Texting: The World You Don’t Know About

On my commute to a middle school this morning, I heard a story on the radio about the 20% of teens who can be called “hyper texters”…texting 120 times a day or more.  A just-published study reveals that these heavy texters “were three times more likely than their peers to have had sex and also had higher rates of drug use, alcohol use and fighting.”  The radio host posited a theory, that these teens might have common characteristics that drive both texting and poor choices: low impulse control and susceptibility to  peer influence.  This newspaper article quoted the lead author of the study with another theory: “If parents are monitoring their kids’ texting and social networking, they’re probably monitoring other activities as well,” said Dr. Scott Frank.”  The article later noted studies that have shown these facts as well:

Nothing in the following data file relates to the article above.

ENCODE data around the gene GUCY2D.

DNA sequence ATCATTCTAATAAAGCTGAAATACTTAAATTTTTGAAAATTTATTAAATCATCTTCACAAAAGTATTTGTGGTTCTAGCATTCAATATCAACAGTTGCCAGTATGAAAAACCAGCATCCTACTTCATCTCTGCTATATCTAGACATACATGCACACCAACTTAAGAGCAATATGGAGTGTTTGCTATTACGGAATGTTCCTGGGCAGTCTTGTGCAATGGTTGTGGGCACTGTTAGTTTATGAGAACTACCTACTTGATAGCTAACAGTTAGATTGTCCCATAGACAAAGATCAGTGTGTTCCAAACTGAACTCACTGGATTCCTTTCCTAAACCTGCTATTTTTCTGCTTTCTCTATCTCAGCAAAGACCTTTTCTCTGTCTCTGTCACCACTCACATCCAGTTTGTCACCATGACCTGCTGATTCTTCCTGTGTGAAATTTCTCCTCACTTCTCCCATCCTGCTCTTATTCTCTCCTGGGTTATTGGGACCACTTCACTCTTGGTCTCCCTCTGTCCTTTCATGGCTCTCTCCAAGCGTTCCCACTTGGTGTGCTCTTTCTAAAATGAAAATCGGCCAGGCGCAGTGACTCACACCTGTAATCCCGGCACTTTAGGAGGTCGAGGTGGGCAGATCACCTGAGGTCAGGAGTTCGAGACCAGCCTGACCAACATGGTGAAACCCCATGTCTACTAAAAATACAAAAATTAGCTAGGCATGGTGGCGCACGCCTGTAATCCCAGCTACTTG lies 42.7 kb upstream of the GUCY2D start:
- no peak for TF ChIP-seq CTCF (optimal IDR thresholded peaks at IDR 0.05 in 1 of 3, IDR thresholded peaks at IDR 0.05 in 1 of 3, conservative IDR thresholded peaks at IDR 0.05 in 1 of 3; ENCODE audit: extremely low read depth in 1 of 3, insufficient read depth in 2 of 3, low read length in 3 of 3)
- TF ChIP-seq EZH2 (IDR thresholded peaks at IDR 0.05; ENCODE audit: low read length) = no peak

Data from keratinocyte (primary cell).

– Only 14% of kids said their parents limit texting.

– A third of 16- and 17-year-olds send texts while driving.

– One in four teens has “sexted” – shared X-rated content by phone or online.

Teens tend to use texting the way we used phones chats…to communicate, so blocking all texting may not be an appropriate response.  But some kind of monitoring and limits might be appropriate.  One parent told me that her kids have to “park” their phones in a basket in the kitchen at homework time and bedtime.  Another parent checks picture mail from time to time.  Yeah, I know that’s snooping, but her child isn’t an adult yet, and it’s a dangerous world out there.